ON THIS PAGE: You will find information about the number of people who are diagnosed with mesothelioma each year. You will also read general information on surviving the disease. Remember, survival rates depend on several factors. Use the menu to see other pages.
It is estimated that about 3,000 people are diagnosed with mesothelioma each year in the United States. Mesothelioma occurs more often in men. It is also more common in white and Hispanic people than in Asian American or African American people. The average age for a pleural mesothelioma diagnosis is 72. The number of people diagnosed with mesothelioma in the United States is no longer increasing as it has been in previous decades, and it is now decreasing slightly in men.
The 5-year survival rate tells you what percent of people live at least 5 years after the cancer is found. Percent means how many out of 100. The overall 5-year survival rate for people with mesothelioma is 10% because it is usually diagnosed at a late stage.
If the cancer is found at an early, localized stage, the 5-year survival rate for people with mesothelioma is 18%. If the cancer has spread to nearby areas and/or lymph nodes, the 5-year survival rate is 12%. If the cancer has spread to distant parts of the body, the 5-year survival rate is 7%.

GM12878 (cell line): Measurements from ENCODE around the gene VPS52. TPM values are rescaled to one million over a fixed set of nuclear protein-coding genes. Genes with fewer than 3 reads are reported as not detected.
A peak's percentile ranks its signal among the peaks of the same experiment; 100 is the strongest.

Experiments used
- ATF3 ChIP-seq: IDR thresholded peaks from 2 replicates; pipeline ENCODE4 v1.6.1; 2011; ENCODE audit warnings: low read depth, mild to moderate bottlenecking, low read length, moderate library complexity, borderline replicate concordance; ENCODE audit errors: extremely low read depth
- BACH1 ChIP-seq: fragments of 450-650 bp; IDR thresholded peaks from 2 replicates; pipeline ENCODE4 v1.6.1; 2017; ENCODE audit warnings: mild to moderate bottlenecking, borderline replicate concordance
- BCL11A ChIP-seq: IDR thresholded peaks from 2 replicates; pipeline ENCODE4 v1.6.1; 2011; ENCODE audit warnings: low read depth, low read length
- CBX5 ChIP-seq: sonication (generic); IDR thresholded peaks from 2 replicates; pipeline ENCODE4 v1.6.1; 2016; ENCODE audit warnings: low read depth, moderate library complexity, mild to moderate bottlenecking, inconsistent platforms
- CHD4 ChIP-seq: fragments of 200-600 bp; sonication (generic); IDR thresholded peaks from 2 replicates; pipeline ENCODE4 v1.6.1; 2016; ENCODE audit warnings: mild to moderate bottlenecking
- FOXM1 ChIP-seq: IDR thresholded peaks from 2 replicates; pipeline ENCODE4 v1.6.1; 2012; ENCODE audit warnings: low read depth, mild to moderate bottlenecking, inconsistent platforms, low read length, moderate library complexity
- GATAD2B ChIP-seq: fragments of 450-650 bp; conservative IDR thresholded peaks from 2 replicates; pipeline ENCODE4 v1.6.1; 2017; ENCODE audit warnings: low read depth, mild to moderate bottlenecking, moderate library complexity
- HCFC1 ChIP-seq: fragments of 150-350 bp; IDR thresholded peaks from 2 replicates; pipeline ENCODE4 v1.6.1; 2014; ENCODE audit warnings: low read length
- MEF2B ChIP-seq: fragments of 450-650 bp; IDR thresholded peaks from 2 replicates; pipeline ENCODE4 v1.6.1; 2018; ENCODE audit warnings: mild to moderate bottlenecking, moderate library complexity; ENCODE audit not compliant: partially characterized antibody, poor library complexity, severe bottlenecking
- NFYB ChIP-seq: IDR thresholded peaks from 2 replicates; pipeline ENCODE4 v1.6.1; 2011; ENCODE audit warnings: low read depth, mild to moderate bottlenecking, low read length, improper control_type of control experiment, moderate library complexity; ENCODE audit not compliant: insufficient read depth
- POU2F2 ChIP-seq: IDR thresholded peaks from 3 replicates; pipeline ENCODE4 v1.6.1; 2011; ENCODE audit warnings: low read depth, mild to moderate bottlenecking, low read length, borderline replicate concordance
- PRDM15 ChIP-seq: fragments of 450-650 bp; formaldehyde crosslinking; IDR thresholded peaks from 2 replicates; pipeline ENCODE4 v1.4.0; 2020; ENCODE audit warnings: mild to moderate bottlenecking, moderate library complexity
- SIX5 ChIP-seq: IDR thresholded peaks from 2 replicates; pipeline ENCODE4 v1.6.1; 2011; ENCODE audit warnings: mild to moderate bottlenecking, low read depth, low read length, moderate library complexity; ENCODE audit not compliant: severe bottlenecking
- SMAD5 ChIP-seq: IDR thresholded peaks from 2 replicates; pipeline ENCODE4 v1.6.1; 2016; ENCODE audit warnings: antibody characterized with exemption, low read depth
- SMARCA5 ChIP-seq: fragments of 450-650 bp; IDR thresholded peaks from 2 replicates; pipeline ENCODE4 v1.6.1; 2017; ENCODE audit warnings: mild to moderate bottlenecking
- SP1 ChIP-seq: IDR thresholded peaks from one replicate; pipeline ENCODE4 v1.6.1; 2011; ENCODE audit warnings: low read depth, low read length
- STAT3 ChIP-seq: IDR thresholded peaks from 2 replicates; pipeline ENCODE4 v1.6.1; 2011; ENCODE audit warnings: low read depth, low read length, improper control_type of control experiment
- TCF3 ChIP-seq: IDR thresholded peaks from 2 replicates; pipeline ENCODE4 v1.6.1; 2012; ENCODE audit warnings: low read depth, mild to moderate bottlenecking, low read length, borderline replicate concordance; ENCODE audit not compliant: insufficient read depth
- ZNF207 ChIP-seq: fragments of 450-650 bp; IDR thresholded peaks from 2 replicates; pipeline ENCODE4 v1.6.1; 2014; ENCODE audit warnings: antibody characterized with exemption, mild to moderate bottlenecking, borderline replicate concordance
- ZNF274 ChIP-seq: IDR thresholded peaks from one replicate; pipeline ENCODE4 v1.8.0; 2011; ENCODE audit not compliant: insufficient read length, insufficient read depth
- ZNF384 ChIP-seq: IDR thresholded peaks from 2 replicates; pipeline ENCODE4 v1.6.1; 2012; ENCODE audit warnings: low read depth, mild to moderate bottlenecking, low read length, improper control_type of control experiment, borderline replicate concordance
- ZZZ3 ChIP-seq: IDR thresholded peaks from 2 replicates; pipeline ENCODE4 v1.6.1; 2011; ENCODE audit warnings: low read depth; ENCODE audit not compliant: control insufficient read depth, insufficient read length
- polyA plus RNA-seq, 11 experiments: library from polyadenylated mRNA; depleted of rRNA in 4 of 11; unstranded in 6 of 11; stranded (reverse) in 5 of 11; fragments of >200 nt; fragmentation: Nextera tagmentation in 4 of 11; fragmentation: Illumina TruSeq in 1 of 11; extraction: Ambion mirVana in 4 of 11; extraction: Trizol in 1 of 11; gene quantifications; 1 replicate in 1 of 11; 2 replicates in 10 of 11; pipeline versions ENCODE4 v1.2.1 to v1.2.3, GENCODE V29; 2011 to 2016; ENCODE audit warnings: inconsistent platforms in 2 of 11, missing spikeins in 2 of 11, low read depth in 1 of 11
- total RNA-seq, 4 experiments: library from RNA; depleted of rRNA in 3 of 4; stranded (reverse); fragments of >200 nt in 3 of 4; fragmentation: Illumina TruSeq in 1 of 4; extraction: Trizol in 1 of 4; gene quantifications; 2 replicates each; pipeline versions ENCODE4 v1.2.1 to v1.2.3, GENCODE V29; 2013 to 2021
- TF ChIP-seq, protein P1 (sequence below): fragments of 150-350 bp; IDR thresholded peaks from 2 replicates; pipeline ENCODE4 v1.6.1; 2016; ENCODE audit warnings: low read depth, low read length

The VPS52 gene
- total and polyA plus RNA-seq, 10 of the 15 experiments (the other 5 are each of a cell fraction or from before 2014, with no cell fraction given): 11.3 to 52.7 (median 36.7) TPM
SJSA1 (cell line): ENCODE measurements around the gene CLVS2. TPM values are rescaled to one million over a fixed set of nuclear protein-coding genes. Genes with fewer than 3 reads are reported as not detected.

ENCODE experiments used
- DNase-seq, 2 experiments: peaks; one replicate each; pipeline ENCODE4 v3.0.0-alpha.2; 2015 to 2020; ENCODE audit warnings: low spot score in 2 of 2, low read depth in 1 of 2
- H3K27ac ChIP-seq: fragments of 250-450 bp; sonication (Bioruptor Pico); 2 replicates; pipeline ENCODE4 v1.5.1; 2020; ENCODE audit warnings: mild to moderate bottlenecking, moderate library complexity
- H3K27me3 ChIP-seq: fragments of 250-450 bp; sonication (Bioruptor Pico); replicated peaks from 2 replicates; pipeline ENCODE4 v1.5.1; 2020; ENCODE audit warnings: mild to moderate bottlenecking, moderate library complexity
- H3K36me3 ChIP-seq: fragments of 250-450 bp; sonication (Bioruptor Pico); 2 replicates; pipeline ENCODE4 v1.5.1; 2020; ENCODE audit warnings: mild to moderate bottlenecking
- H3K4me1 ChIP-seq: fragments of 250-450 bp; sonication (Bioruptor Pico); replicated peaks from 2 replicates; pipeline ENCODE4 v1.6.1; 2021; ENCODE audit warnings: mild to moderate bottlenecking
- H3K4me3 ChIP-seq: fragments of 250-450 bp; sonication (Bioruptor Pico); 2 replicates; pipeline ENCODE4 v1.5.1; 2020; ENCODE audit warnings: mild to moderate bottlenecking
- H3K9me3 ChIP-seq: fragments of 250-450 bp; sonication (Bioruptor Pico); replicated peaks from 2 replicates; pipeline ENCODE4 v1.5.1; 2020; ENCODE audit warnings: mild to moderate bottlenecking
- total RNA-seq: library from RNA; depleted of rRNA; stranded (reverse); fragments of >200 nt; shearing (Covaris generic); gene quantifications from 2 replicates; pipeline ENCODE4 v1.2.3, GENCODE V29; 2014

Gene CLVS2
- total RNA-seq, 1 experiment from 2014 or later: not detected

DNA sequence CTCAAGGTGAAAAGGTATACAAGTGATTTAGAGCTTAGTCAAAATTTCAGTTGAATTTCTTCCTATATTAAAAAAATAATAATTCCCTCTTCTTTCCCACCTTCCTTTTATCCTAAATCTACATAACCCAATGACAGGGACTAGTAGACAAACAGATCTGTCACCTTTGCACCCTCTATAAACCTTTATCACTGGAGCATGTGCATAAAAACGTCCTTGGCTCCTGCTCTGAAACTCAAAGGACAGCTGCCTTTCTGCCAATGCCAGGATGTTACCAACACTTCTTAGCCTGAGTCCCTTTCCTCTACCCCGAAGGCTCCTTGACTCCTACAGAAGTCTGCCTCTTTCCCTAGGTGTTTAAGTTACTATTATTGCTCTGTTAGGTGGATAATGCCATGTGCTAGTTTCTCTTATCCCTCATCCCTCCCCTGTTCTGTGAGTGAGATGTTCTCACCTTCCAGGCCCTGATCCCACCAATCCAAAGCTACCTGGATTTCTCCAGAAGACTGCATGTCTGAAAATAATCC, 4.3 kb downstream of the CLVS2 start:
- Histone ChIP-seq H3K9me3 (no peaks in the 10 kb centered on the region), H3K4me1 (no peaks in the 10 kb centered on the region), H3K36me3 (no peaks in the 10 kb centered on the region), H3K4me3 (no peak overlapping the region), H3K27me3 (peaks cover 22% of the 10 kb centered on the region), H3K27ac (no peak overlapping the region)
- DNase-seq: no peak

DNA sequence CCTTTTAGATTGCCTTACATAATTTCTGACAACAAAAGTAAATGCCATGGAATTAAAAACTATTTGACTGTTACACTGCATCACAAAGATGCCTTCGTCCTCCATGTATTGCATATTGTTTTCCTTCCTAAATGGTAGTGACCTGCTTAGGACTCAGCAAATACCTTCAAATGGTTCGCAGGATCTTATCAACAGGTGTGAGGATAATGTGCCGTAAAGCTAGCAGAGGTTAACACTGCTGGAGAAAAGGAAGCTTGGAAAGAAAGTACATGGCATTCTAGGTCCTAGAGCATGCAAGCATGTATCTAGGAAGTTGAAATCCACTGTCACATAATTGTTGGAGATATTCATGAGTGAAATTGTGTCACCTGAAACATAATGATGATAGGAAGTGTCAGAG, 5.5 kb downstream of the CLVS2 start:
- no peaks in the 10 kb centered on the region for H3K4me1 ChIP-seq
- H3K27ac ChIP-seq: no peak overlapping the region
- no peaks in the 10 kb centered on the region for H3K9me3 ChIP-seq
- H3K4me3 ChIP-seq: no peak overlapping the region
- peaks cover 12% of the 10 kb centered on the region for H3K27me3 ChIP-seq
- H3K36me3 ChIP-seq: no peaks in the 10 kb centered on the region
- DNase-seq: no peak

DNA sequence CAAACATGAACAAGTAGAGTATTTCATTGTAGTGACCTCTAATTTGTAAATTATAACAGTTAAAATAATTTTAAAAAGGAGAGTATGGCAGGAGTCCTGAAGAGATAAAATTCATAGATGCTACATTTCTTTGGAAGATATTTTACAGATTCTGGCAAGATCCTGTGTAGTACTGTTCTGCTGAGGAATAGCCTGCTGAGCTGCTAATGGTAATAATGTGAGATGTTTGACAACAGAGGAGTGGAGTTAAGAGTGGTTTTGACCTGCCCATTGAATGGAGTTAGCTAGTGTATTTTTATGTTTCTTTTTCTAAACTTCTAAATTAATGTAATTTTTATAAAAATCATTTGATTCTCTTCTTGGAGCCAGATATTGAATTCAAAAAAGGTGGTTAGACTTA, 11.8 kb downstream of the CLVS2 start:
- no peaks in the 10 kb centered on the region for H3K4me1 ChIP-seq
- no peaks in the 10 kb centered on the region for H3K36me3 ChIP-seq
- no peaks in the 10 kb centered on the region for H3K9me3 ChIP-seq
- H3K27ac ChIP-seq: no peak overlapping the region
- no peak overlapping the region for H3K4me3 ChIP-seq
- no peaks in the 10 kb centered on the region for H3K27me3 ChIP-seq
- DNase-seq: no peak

The length of time a person lives after being diagnosed with mesothelioma depends on many factors, including the person’s age. People diagnosed at a younger age often live longer. The type of mesothelioma can also influence survival rates. In particular, some people with peritoneal mesothelioma have a tumor that grows very slowly. People with peritoneal mesothelioma often live longer. People who are able to receive surgery generally live longer than people whose cancer has spread too far to be surgically removed.
It is important to remember that statistics on the survival rates for people with mesothelioma are an estimate. The estimate comes from annual data based on the number of people with this cancer in the United States. Also, experts measure the survival statistics every 5 years. So the estimate may not show the results of better diagnosis or treatment available for less than 5 years. Talk with your doctor if you have any questions about this information. Learn more about understanding statistics.
Statistics adapted from the American Cancer Society website (accessed January 2021).
The next section in this guide is Risk Factors. It explains the factors that may increase the chance of developing mesothelioma. Use the menu to choose a different section to read in this guide.